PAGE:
And by short, I mean short. I’ve been in in Kumamoto, Japan on an extended business trip for most of the summer (since mid-May, in fact), working on a project here. In fact the trip is so long that I had a problem: one week before I left my wife pointed out to me that my scheduled stay was about 95 days, and I can only stay in Japan 90 days without a visa. Unfortunately the travel office for my company didn’t realize it either: I guess they generally deal with people going to Japan for a week or two, or a year or two, but not around 3 months.
It was too late to apply for a visa, so the alternative plan was for me to briefly leave Japan for a day or two while I was there, and when I get back my 90 days should reset. So I ended up with a ticket to go to Seoul, South Korea on July 1st and then fly back to Japan on July 2nd. I asked some Korean friends of mine for suggestions as to what I should do while I’m in Seoul for a whopping 24 hours. So here was how my trip began:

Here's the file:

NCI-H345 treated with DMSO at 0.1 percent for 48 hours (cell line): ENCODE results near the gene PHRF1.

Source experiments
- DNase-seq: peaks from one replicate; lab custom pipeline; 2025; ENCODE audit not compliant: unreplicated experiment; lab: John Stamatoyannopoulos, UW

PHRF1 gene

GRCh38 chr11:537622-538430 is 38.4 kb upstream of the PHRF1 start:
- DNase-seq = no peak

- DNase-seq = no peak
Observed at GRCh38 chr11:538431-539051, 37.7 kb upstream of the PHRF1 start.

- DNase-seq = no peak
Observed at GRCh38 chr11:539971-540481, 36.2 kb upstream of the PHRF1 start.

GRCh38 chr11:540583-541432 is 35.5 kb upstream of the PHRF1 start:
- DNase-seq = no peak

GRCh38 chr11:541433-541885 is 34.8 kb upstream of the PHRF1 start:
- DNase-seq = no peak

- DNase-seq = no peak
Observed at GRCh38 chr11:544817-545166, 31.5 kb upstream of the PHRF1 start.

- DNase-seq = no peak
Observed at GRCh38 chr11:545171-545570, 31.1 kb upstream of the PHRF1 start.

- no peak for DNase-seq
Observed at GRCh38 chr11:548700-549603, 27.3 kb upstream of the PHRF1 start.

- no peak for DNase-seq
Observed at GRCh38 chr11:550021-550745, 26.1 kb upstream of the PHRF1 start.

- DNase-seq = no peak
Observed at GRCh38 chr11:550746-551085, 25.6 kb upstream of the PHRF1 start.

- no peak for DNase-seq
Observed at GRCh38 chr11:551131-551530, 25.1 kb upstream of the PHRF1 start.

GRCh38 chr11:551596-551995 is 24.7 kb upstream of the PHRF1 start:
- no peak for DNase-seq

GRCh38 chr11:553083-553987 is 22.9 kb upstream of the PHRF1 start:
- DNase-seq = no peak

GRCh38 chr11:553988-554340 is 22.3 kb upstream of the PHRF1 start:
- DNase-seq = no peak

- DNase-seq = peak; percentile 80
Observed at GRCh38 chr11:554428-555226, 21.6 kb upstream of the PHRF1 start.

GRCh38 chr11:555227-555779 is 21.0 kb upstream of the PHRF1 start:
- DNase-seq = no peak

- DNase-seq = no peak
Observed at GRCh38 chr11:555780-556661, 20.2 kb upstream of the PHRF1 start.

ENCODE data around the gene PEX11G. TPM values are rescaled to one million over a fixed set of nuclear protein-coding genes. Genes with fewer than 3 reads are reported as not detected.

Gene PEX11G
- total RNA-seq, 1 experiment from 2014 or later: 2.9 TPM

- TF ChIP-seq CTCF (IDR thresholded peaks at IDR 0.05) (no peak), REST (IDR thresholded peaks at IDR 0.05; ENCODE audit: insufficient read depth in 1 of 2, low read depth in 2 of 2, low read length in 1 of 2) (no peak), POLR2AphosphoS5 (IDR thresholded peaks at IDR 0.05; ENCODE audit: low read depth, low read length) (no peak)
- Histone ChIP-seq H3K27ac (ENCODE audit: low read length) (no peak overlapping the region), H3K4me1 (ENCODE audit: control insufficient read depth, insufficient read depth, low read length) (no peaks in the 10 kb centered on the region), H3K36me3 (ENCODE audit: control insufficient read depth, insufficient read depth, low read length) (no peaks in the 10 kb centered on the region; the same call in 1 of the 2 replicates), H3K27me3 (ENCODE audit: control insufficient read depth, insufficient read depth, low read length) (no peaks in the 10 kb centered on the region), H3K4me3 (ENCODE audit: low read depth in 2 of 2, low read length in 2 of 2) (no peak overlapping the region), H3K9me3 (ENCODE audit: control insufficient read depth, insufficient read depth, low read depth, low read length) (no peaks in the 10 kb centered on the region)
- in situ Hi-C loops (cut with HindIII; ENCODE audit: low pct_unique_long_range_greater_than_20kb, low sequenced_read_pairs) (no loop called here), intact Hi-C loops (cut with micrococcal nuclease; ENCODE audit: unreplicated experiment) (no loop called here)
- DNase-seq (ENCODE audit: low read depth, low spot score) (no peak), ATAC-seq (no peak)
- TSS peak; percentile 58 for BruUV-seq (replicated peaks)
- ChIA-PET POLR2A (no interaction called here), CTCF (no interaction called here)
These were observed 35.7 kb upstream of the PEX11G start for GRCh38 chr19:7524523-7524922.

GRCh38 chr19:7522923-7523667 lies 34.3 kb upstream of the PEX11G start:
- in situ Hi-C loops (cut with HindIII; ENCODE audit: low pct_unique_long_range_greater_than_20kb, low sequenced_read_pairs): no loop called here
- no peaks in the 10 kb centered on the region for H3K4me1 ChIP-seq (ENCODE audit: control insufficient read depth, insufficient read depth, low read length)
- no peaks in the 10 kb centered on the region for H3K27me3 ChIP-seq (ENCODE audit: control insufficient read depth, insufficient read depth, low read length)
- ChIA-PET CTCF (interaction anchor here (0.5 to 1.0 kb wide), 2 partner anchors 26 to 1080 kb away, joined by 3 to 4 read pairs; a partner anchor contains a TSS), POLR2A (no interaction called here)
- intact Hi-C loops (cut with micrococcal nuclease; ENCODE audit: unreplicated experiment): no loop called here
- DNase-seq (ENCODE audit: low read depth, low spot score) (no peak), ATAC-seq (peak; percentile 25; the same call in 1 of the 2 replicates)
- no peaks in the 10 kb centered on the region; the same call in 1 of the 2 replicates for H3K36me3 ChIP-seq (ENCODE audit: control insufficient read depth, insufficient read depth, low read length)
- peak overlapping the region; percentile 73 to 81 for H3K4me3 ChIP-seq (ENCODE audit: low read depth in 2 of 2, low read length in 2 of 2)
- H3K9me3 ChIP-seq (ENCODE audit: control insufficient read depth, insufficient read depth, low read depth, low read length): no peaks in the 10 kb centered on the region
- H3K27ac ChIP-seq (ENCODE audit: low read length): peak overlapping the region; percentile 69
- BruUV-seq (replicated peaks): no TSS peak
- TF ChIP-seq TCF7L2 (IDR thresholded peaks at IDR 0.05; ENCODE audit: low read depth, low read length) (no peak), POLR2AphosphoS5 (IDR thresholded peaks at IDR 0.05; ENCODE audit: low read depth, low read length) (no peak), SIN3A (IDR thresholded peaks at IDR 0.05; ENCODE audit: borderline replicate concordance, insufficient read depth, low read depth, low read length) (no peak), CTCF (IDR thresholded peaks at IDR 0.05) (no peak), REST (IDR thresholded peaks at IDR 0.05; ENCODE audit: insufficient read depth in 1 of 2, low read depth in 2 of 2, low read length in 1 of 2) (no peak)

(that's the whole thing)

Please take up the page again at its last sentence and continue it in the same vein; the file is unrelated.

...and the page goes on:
June 1st: 10:30 am: Leave from Fukuoaka airport on Korean airlines flight. The stewardesses (or flight attendants, if you insist on PC), were without exception, young, friendly, and very attractive. I reminded me a bit of Singapore airlines, although I don’t think anything comes close to those dresses the Singapore airlines stewardesses wear. All the Korea Air stewardesses had very good English, and impeccable Japanese that was so good I had trouble distinguishing it from native fluency.
June 1st: 11:30 am: (Just a 1 hour flight, and they still served a meal and drinks!) Arrive at Incheon airport. No problems with customs and immigration, I just have the clothes on my back and a backpack with a change of clothes. As soon as I leave customs and enter the public area of the airport, I must have had an unmistakable ‘wide-eyed lost foreigner’ look, because I’m immediately accosted by an older unkempt man with broken English asking if I need help getting a bus or taxi. It was tempting, since I was there as part of a business trip I could probably expense it, but I wanted to do it the hard way.